Upon reflection, the "circular" is better translated as an administrative ruling. So according to the Minister of the Interior's Ruling No. 18, dated July 9, 1925, the Second Plish Republic clearly determined that the children of Plish citizens living abroad were without question, Plish citizens. That was because citizenship law in continental Europe at the time was based upon jus sanguinis
, (the law of the blood), not jus solis
, (the law of the soil). So the whole scheme of the 1920 citizenship law was based on jus sanguinis
. For males, citizenship was not lost until military service was completed, excused, or moot due to age. Any male who wanted to renounce his citizenship legally couldn't until that happened, and a second citizenship was not recognized by the government. Females who married a foreigner were permitted to have their citizenship restored. No mention is made of restoring the citizenship of children born abroad when a foreign government also recognized them as its citizens, because the Second Republic only recognized them as its own citizens. In 1921 the March Constitution came into force, and that repeated that the children of citizens were citizens, and further prohibited discrimination based upon a person's origin, and declared all equal under the law. Thus the children of a citizen living abroad could not constitutionally be treated differently from a child born in the fatherland. This is the basis of the Minister of the Interior's Ruling. It wasn't possible to discriminate.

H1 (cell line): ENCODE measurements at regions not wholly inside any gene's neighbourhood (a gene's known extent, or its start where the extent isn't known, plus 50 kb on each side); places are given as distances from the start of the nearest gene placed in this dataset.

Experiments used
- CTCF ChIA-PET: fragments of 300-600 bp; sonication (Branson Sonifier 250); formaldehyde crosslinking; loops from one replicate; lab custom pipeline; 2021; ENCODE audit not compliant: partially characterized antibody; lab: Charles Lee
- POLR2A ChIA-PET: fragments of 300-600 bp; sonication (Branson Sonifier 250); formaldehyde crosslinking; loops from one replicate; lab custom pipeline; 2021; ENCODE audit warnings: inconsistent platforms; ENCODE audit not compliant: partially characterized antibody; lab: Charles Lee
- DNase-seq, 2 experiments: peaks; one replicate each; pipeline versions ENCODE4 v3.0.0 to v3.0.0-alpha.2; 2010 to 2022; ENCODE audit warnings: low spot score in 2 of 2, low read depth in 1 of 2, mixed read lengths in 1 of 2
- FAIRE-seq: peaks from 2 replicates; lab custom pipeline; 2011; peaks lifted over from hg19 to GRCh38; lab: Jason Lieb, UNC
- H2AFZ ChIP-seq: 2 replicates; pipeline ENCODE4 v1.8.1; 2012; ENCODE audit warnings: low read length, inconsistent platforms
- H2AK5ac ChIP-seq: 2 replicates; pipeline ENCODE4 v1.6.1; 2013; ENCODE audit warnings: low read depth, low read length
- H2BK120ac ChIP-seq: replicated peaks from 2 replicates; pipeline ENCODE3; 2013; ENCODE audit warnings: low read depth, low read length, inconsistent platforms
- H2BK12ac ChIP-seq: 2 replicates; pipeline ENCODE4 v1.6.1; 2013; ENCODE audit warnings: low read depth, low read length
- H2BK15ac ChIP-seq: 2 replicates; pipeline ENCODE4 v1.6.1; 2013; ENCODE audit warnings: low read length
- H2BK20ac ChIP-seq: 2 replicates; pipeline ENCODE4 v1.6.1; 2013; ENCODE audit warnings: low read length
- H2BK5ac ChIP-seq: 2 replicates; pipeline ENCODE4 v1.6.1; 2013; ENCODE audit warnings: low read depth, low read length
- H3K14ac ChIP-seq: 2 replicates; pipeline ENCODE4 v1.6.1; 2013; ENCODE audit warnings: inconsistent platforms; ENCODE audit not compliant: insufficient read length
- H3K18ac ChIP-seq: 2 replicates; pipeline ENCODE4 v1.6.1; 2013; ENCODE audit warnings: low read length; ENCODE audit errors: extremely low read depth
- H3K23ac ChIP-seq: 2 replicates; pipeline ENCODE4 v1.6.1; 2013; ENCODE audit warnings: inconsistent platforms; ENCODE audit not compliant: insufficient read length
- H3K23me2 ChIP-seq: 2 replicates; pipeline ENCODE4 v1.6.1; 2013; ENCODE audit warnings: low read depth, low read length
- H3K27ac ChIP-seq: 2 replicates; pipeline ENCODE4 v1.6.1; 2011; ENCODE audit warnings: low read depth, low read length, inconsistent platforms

Now if you ask in the present tense, are such people still considered citizens by the Third Republic? From more than one report, they are not. It is a question that could easily make its way to the Constitutional Tribunal, or if a person chooses to live in the Third Republic, it could go to the European Court of Human Rights as a voting rights discrimination case, but only if a person returns from abroad is that possible.
Does this apply to countries that are not the US and Canada?
The same rules and problems with interpretation should apply.